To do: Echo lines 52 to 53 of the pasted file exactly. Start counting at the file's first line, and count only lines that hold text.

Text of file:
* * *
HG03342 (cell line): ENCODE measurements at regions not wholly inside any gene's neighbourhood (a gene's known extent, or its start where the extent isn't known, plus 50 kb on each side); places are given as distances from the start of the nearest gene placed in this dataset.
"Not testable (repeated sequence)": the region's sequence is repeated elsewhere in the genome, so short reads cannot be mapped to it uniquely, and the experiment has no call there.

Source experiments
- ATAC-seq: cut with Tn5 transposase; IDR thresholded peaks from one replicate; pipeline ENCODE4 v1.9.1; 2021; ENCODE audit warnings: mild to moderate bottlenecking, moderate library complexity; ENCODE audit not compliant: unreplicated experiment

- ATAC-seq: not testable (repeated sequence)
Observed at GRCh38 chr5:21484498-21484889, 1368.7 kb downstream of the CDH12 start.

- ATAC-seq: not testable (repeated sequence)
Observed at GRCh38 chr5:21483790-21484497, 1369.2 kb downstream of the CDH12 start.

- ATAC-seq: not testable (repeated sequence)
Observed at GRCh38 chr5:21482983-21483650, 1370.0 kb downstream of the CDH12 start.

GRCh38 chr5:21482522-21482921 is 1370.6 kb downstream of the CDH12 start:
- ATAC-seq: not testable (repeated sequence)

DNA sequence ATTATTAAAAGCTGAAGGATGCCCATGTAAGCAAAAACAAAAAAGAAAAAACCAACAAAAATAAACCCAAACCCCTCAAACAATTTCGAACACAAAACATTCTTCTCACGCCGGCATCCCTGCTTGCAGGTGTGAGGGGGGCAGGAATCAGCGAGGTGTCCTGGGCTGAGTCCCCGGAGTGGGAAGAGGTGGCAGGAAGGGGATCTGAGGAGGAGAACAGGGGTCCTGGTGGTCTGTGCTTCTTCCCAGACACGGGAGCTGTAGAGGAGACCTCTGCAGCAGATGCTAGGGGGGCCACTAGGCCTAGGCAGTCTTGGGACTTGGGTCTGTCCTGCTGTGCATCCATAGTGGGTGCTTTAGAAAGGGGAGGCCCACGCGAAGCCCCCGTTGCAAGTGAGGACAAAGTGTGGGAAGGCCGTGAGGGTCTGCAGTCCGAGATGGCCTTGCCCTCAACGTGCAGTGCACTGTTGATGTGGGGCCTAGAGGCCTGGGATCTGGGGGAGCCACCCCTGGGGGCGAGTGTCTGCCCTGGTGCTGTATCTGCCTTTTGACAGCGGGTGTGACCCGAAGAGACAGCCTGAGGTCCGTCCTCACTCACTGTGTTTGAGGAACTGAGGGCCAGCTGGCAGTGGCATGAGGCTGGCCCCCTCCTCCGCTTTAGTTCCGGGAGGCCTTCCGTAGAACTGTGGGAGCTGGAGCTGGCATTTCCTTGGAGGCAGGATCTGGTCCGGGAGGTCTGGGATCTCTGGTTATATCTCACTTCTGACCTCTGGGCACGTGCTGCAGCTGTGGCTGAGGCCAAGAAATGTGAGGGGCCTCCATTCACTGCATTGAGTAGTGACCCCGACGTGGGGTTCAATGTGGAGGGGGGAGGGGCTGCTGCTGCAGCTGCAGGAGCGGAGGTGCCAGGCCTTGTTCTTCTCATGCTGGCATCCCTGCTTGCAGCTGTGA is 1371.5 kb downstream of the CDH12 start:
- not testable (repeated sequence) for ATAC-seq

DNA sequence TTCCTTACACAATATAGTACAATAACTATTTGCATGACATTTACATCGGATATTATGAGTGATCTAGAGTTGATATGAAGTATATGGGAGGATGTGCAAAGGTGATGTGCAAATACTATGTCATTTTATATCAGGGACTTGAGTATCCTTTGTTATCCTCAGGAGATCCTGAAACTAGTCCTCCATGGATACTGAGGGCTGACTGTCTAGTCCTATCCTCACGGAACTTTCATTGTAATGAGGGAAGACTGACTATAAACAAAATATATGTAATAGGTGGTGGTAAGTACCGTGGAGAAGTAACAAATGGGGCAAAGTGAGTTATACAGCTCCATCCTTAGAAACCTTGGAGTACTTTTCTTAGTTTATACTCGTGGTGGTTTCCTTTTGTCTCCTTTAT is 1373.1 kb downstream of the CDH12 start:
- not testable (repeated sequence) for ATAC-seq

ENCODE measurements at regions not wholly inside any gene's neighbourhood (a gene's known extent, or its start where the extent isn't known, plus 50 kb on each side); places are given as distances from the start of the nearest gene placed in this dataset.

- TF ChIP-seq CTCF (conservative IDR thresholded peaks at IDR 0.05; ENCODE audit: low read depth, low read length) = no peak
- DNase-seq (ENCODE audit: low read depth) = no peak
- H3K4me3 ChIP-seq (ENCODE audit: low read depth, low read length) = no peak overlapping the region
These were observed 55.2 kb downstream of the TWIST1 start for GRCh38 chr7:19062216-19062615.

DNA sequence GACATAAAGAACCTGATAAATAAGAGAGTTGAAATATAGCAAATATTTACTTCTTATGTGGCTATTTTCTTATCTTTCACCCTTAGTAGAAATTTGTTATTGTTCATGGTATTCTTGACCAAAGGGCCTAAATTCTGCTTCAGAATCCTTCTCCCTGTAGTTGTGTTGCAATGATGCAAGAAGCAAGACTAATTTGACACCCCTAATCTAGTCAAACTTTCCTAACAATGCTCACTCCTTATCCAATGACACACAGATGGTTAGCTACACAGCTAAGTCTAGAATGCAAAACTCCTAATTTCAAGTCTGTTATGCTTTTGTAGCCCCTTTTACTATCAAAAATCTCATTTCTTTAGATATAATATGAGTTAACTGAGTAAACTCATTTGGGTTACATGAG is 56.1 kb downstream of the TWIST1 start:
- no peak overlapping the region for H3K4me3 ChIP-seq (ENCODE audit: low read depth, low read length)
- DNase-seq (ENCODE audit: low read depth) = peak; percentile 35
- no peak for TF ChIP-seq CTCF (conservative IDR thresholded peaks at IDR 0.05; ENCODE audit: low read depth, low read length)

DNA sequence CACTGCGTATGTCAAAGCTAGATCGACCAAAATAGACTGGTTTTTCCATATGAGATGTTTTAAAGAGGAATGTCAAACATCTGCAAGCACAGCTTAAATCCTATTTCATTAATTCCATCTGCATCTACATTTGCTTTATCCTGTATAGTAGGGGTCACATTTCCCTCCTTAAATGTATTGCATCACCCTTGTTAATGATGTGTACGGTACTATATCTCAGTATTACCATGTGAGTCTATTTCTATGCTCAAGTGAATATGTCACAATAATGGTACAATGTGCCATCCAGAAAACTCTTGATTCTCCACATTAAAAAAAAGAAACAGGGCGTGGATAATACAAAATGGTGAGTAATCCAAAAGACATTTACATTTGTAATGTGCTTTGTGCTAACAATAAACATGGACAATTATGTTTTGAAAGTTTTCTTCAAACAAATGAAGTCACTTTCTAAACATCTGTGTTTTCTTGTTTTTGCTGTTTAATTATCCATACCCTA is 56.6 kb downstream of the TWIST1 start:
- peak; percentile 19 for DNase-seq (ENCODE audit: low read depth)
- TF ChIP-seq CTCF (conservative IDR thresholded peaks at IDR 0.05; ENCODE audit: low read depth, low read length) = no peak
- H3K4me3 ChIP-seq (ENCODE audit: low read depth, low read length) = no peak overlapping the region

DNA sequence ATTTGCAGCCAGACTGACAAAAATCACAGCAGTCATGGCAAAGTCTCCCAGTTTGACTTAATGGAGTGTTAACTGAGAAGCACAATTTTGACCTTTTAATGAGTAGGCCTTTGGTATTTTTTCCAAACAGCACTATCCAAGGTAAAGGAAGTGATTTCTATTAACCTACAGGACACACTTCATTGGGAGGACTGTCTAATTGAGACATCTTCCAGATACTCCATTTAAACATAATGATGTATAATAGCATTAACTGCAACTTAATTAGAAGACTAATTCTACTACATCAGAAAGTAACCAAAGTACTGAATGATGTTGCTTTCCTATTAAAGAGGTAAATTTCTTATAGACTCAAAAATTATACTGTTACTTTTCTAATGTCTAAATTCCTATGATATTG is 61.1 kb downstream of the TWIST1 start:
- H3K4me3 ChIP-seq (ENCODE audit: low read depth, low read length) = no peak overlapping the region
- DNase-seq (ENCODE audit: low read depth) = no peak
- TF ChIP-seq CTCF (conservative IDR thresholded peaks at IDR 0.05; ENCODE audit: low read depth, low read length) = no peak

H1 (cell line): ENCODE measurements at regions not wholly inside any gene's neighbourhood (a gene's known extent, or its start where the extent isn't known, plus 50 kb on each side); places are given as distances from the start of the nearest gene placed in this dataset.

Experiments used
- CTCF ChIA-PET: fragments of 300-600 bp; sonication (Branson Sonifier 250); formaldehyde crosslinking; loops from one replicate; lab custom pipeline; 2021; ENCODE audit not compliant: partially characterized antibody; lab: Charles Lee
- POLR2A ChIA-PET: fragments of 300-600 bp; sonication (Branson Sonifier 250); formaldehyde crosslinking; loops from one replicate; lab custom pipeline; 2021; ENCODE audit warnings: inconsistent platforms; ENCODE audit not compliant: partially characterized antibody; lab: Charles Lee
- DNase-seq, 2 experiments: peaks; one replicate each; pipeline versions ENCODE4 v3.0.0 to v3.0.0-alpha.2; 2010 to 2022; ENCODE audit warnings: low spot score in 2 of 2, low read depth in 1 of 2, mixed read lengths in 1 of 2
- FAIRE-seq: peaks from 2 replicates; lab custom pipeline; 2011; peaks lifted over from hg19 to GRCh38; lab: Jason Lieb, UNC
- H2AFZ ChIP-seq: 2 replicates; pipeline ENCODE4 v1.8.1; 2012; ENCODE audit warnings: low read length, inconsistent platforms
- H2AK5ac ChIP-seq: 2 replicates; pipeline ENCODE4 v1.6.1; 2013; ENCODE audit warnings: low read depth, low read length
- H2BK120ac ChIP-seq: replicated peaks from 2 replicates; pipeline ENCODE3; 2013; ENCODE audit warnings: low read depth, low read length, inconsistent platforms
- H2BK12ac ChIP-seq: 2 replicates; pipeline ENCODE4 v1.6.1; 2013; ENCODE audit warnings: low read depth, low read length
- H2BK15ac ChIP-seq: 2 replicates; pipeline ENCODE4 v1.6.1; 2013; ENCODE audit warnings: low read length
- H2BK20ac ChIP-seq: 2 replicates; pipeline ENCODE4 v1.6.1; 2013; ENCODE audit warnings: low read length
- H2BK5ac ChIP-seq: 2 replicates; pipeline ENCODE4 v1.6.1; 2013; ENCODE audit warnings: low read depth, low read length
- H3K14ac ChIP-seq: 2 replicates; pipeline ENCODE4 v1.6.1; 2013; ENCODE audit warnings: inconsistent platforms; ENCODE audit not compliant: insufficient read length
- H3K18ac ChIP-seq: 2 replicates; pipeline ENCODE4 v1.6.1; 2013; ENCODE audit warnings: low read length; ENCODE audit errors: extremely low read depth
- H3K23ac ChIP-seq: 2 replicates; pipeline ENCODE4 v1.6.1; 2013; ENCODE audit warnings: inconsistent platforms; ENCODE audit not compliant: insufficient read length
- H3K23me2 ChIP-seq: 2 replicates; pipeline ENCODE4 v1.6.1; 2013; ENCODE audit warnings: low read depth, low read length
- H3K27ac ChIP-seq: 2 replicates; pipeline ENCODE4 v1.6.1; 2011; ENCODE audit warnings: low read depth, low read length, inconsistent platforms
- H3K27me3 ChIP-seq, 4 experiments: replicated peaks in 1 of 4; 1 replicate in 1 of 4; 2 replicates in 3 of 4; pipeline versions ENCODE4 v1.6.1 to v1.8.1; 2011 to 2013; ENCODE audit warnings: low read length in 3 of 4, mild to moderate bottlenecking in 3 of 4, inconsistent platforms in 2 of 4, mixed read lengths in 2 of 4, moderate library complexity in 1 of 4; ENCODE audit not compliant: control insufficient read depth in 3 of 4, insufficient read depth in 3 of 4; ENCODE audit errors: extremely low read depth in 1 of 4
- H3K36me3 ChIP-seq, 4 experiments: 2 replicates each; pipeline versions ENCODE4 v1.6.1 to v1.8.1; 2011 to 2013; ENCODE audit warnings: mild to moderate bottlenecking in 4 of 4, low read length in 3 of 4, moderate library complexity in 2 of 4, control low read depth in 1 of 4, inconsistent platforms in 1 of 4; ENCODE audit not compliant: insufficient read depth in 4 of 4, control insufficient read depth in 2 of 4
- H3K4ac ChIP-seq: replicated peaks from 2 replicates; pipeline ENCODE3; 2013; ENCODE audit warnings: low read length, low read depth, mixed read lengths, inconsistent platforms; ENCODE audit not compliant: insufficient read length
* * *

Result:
- H3K27me3 ChIP-seq, 4 experiments: replicated peaks in 1 of 4; 1 replicate in 1 of 4; 2 replicates in 3 of 4; pipeline versions ENCODE4 v1.6.1 to v1.8.1; 2011 to 2013; ENCODE audit warnings: low read length in 3 of 4, mild to moderate bottlenecking in 3 of 4, inconsistent platforms in 2 of 4, mixed read lengths in 2 of 4, moderate library complexity in 1 of 4; ENCODE audit not compliant: control insufficient read depth in 3 of 4, insufficient read depth in 3 of 4; ENCODE audit errors: extremely low read depth in 1 of 4
- H3K36me3 ChIP-seq, 4 experiments: 2 replicates each; pipeline versions ENCODE4 v1.6.1 to v1.8.1; 2011 to 2013; ENCODE audit warnings: mild to moderate bottlenecking in 4 of 4, low read length in 3 of 4, moderate library complexity in 2 of 4, control low read depth in 1 of 4, inconsistent platforms in 1 of 4; ENCODE audit not compliant: insufficient read depth in 4 of 4, control insufficient read depth in 2 of 4